Most people visit this region for the Parque Nacional Bahia de Loreto, which lies off its coast. Remarkably, the nature reserve is home to 80% of Pacific Ocean marine life, and frequent blue whale sightings make it a popular place with sea kayakers.
Isla del Carmen is the largest island in the Parque Nacional Bahia de Loreto, with a huge mountain range that soars above the seascape and is a heavenly place to swim, hike, or simply beach-lounge.
The uninhabited islands of Santa Catalan and Monserrate, meanwhile, are great places to spot native birdlife, including vibrant parrots, and the clarity of the water make them both perfect for diving and snorkeling.
The small island of San José is surely one of Mexico’s prettiest. The coloured cliffs that frame the island, tower above the bluest waters, and though much of the island is arid, drop anchor in Bahia Amortajada on the south of the isle and you’ll enter a world of mangroves teeming with pelicans, herons and other exotic birds.
A little south of Isla San José, is another small island, once the domain of gold miners and pearl prospectors, which today is deserted aside from a diverse range of reptiles and birds. You can follow one of the hiking trails through the island or just kick-back on one of the pearly-white beaches.
For beautiful beaches in southern Baja and the chance to see playful sea lion pups, this is the region to come. Isla Espiritu Santo & Isla Partida are separated by a narrow shallow channel and the largest colony of seals can usually be found at Los Islotes, just north of the isles. You normally hear them barking before you see them and if you like, you can dive in from the swim platform for an even closer encounter.
Baja California’s capital still bears evidence of her Neolithic settlers in the rock paintings that can be found in her surrounds, while in her centre, it’s brimming with bars, laid-back cafes and some surprisingly good restaurants. A colourful, lively city, it is nevertheless, only a short hop from some stunning beaches and exceptional dive sites. With most charters setting off from here, a La Paz yacht charter is perfect for anyone wishing to visit Cabo Pulmo.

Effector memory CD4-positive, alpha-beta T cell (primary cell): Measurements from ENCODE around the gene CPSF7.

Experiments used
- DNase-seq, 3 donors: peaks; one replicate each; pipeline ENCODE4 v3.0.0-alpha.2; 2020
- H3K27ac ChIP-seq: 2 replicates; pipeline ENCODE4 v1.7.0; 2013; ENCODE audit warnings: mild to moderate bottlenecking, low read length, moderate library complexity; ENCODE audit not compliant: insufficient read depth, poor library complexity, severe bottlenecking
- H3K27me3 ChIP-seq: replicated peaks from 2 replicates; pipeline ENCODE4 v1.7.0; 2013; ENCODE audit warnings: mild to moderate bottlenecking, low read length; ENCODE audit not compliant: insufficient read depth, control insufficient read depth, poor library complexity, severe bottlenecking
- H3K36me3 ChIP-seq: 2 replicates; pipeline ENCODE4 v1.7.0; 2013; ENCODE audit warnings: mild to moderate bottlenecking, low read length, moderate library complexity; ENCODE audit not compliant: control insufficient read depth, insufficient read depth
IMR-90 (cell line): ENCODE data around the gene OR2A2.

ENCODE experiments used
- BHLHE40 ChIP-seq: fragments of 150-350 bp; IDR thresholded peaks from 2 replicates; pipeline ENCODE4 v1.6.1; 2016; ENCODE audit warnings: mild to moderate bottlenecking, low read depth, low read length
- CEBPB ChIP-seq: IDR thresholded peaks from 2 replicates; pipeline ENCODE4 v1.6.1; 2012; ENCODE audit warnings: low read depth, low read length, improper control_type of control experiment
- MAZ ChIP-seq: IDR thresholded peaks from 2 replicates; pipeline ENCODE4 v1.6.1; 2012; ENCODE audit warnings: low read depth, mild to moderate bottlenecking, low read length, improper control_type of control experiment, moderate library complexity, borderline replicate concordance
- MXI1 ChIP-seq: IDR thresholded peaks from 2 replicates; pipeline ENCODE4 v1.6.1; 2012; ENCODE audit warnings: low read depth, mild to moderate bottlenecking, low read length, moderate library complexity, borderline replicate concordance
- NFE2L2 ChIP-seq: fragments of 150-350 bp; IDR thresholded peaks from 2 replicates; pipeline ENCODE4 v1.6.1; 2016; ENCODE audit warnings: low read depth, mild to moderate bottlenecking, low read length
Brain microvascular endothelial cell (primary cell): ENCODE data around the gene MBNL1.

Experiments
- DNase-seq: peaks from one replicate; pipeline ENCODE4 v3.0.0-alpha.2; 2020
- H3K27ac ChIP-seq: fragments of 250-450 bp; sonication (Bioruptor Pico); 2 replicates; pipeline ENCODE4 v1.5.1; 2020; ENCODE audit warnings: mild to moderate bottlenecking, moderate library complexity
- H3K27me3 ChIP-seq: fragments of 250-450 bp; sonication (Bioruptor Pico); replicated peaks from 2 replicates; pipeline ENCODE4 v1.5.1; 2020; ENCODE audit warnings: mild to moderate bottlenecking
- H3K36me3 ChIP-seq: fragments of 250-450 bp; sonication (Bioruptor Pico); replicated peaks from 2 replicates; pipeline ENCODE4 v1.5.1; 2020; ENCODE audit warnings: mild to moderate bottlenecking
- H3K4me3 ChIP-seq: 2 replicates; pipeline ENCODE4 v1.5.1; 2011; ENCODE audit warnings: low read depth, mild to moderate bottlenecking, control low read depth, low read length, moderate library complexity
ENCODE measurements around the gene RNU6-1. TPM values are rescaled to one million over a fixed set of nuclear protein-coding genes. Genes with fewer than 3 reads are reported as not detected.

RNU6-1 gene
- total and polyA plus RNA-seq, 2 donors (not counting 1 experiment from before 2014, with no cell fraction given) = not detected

You can enjoy year-round diving at this national marine park, which encompasses 17 dive sites including an underwater canyon, where visibility can reach as far as 100ft. You can swim here all year, though in winter you’ll more than likely be joined by humpback whales and whale sharks.
At the southern tip of the Baja California peninsula, this Sea of Cortez resort town is a little quieter and less in-your-face than nearby Cabo San Lucas and is undeniably pretty too, with palm-fringed lagoons, old colonial buildings and more than a little of the Old Baja about it. This is also where you will find the unparalleled One&Only Palmilla resort.
For fun, sun and all the amenities you could ask for, this resort town is where you’ll want to be. There are excellent golf courses to enjoy, some of the best sportfishing of anywhere, cool, chic beach bars and incredible Pacific Ocean views.
What is the currency of the Sea of Cortez?
The official currency of Mexico is the Mexican Peso, which generally offers the best value for money. US Dollars are also widely accepted in the Baja region.
Language spoken in the Sea of Cortez
Spanish is the most common language in the Sea of Cortez, though English is spoken in many of the big resorts.
Time zone in the Sea of Cortez
The time zone in the Sea of Cortez is Mountain Time, which also adopts Daylight Saving Time from April to October. During this time, the Sea of Cortez is GMT-6 hours and outside Daylight-Saving Time (from late October to late March) it is GMT-7 hours.